After emulating Alabama, Clemson aims to overtake Tide

SCOTTSDALE, Ariz. -- When Clemson wide receiver coach Dabo Swinney got the chance eight years ago to become the Tigers' head coach, the university board of trustees summoned him to a meeting. Swinney wasn't quite 40 years old, had never been a head coach and was a few years removed from a career of leasing out retail space in strip malls.

"Now imagine this," Swinney's director of football administration, Woody McCorvey, said Saturday. "When he got over there, they said they wanted Clemson to become the Alabama, the Ohio State, of the college football world. Right out of his mouth, he said, 'I want the Ohio States and the Alabamas to be the Clemson.'

"He said, 'That's what I envision, and that's what I want to be able to handle.'

"And in a short period of time, here we are," McCorvey said. "We [are going to] play on a big stage Monday night."

That big stage, the College Football Playoff National Championship Presented by AT&T (8:30 ET, ESPN), is the 60 minutes that separates No. 1 Clemson from winning its first national championship in 34 seasons. To do so, the Tigers must beat No. 2 Alabama, the most successful program of our time. A victory by the Crimson Tide would be the school's fourth in seven seasons, all under head coach Nick Saban.

"They've been the standard in college football for a long time," Swinney said Saturday.

The Clemson head coach, who walked on at Alabama, played at Alabama, graduated from Alabama, got his master's from Alabama and coached at Alabama -- indeed, the only other place besides Clemson he has ever coached -- now must beat Alabama to win the ultimate prize in the game.

"To win a game like this for Coach Swinney, playing against his school?" Clemson defensive end Shaq Lawson said. "That would be a great feeling for us."

It is so treacly that it would give a Hallmark movie diabetes. But truth, in this case, is sweeter than a teleplay. The modern-day connection between the schools has its roots in the friendship between two Hall of Fame coaches, Frank Howard of Clemson and Bear Bryant of Alabama. Howard, a native of Barlow Bend, Alabama, "three wagon greasin's from Mobile," played on the 1930 Tide team that won the Rose Bowl. Bryant began his freshman year in Tuscaloosa the following fall and played on the 1934 team that also won the Rose Bowl.

Howard, whose booming voice filled a room long after he retired, coached Clemson for 30 years (1940-69), the last four of which included Alabama on his schedule. Bryant agreed to the deal as a favor to his old friend, and the Tide beat the Tigers all four seasons.

"In 1969, when Alabama played at Clemson, and Danny Ford was the [Tide] captain," said Tim Bourret, who has been the sports information director at Clemson pretty much since John Heisman coached there, "this was the 100th year of college football. So Bear Bryant won his 100th game at Alabama at that game [38-13]. After the game, Danny peeled off his sticker, slapped it on the football and presented it to Coach Bryant after the game in the locker room in front of the team."

Ford, who coached Clemson to the 1981 national championship, was the fourth of five former Tide players to coach the Tigers, following Hootie Ingram and Charley Pell, both of whom coached Clemson in the '70s. Ford molded Clemson into a national power, winning not only the 1981 title but five ACC titles. Pell and Ford didn't win without taking a dip in the NCAA violation pool, which may explain why Ford, who also coached at Arkansas, has a career record of 122-59-5 (.669) and isn't member of the College Football Hall of Fame.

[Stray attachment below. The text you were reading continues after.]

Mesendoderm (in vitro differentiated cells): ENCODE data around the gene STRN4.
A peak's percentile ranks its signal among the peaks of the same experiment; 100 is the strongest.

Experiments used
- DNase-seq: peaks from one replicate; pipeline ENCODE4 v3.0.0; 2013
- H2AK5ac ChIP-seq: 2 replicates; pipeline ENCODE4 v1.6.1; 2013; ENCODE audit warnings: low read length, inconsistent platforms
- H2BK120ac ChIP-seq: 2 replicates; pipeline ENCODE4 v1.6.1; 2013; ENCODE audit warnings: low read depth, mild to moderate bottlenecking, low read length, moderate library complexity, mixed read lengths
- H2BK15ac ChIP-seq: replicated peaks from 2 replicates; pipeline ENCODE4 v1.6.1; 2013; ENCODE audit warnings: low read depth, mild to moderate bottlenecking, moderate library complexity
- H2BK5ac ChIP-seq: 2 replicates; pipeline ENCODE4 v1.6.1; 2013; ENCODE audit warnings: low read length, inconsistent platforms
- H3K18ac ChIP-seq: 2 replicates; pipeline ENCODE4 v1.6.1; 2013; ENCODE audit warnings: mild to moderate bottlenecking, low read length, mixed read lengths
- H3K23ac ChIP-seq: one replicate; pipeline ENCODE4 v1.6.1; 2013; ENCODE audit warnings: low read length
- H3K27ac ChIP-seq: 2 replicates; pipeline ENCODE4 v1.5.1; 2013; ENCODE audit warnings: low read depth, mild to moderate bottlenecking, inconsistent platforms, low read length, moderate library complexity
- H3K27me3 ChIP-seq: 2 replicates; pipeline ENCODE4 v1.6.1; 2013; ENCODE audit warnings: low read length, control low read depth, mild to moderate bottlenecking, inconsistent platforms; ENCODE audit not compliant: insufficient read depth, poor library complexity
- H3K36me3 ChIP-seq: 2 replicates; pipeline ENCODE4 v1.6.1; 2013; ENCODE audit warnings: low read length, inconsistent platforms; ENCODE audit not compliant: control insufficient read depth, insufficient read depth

Time and again, Clemson has reverted to Alabama men to find success. The five former Crimson Tide players to coach at Clemson have won 366 of the program's 703 victories.

A year or so ago, Mississippi State athletic director Scott Stricklin discussed why the school had hired Dan Mullen after nearly two decades in which former Tide players and assistant coaches had coached the Bulldogs. "We were never going to do what Alabama does better than Alabama does it," Stricklin said.

Swinney is on the verge of doing just that. It's not that he is modeling Clemson after modern-day Alabama. Swinney has no ties to Saban, other than a friendship. But Swinney's right-hand man, McCorvey, was his position coach in Tuscaloosa. Another assistant from that Tide staff, Danny Pearman, is Swinney's assistant head coach and special teams coordinator. He believes that Clemson should try to emulate Alabama.

"Say that and don't flinch," Pearman said.

That may be Swinney's best trait. He dreams big and he's not afraid to put those dreams out there. That's how a walk-on wins a scholarship. That's how a real estate salesman becomes a head coach. That's how Clemson has climbed within 60 minutes of a national championship.

The task isn't easy. Alabama tailback Derrick Henry is well-rested and ready to pound inside the hash marks. Lawson, the Clemson All-American defensive end whom coordinator Brent Venables depends upon to "set the edge," said Saturday his injured left knee is "60 percent."

Clemson has gained more than 500 yards in 10 consecutive games, thanks to the big-play capability of sophomore quarterback Deshaun Watson, who finished third to Henry in the Heisman voting. The Tigers have gained 20 yards or more on 74 plays from scrimmage, an average of more than five per game. The Alabama defense has allowed only 47 big plays, and got stingier as the season got longer.

The stats may define the final game of the 2015 season, but they don't tell the story. Clemson is one victory away from success; Alabama, that same victory away from re-establishing a dynasty. As always, history will be written by the winners.